DFR and Virginia Department of Emergency Management Encourage Residents to Register - Participate in Upcoming Tornado Drill
To help residents of Virginia practice tornado safety, a Statewide Tornado Drill will be held Tuesday, March 11, at 9:45 a.m. So far, more than 391,000 people have registered for the drill.
Registration for the tornado drill is not necessary, but people can learn more and show their support by signing up at www.ReadyVirginia.gov. Everyone in Virginia can participate, including businesses and organizations, schools and colleges, and families and individuals.
“It’s vitally important to know what to do when a tornado warning is issued for your area. The Statewide Tornado Drill gives everyone an opportunity to practice,” said Brett Burdick, acting state coordinator of emergency management. “Knowing what to do can save your life.”
The annual drill is a joint effort of the Virginia Department of Emergency Management and the National Weather Service.
“Tornadoes in Virginia don’t have a season. In fact, three tornadoes hit southeast Virginia Jan. 11,” said Bill Sammler, NWS warning coordination meteorologist. “Tornadoes are possible in Virginia any time of year. Every tornado warning should be taken very seriously, and if a warning is issued for your area, then you need to take cover.”
To start the tornado drill, at 9:45 a.m. March 11 the NWS will send a test tornado warning that will trigger a tone alert and broadcast message on NOAA Weather Radio. The message will be picked up by TV and radio broadcasts, simulating what listeners will hear during an actual tornado warning.
When the test tornado warning is sounded, people should move as quickly as possible to a safe area in a sturdy building. Safe areas are basements and interior rooms on the lowest level of a building such as bathrooms, closets or hallways. In choosing a safe area, stay away from windows. Once in the safe area, people should crouch down or sit on the floor facing down, and cover heads with hands.
In case of widespread inclement weather March 11, the Statewide Tornado Drill will be held March 13.
“If you don’t have a NOAA Weather Radio, then make a point now to get one,” said Sammler. “One of the fastest ways for people to get a tornado warning is by Weather Radio. With a Weather Radio, you get information directly from the nearest National Weather Service office. When we issue a tornado warning, the Weather Radio sounds an alarm or flashes lights and then gives information on where the storm is, which way it’s moving, and telling people in its path to take cover. This radio could be a lifesaver.”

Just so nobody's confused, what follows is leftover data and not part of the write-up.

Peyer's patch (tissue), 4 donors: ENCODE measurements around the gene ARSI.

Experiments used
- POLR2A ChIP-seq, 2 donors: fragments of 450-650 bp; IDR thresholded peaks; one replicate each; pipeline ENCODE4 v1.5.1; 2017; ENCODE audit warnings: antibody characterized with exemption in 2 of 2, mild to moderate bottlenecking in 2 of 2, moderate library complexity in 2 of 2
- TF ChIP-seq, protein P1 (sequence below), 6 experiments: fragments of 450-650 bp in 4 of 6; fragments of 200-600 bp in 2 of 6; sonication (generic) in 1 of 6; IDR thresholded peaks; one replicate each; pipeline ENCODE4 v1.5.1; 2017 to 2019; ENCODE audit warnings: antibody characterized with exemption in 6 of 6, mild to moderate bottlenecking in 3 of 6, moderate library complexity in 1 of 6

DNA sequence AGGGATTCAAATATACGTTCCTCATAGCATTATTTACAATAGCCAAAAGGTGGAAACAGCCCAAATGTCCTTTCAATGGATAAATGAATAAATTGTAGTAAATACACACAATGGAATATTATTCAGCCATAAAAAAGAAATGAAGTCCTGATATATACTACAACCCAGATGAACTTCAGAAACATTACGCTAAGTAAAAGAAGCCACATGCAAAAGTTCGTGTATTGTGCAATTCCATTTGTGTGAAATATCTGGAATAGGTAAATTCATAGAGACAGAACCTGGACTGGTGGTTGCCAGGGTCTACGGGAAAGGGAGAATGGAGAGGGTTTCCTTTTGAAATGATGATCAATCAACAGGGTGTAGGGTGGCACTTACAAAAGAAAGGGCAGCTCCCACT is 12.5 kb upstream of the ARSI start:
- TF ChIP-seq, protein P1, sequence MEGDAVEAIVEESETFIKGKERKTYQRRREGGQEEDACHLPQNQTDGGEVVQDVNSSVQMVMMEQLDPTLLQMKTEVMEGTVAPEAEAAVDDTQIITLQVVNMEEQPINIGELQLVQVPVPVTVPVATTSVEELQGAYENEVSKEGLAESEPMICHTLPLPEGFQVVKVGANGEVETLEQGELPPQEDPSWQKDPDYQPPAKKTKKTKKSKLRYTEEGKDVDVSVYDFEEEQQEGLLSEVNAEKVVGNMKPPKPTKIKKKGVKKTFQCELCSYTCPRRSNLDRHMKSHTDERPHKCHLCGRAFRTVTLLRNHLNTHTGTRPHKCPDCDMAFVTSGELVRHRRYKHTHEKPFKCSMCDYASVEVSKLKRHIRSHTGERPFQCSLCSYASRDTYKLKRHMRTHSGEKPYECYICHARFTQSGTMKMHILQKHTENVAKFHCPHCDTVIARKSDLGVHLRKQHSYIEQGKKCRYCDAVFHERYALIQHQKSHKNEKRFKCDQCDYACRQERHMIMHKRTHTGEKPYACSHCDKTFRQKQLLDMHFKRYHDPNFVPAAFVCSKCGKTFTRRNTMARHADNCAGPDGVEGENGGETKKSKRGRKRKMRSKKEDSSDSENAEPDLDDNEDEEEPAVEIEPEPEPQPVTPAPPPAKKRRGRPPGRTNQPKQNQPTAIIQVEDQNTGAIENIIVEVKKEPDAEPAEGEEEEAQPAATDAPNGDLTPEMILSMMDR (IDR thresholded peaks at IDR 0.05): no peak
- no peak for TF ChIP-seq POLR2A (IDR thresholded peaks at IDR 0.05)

NOAA Weather Radios with SAME alerts that target warnings to specific areas of the state are available at electronics and sporting goods stores, discount and department stores, and online. They come in battery-powered models, and many also have AM/FM bands. A special needs NOAA Weather Radio is available as well. The special-needs NOAA Weather Radio can warn deaf and hard-of-hearing persons of hazardous conditions, giving them around-the-clock, up-to-the-minute weather information.
For help in conducting a tornado drill and to register for the statewide drill, go to www.ReadyVirginia.gov.
Here’s a look back at tornadoes in Virginia during 2013:
- 5 tornadoes were recorded (4 EFO and 1 EF1).
- There were no reported injuries.
- Property damage was nearly $72,000.
- One tornado occurred in April and four struck in June.
- 11 tornadoes were recorded (8 EFO and 3 EF1).
- There were no deaths, but six people were injured.
- Property damage totaled $3 million.
- The highest number of tornados occurred in June (6).
- 51 tornadoes hit, the second highest number on record (87 struck in 2004).
- In April, 10 people died and more than 100 were injured.
- Most tornadoes occurred during April, but tornadoes also were recorded in March, May, August, September, October and November.
- In April, 212 homes and 17 businesses were destroyed; more than 1,050 homes and businesses were damaged.
- Nearly every part of Virginia experienced tornadoes, including mountain areas.
- One-third of the tornadoes struck at night when people were asleep.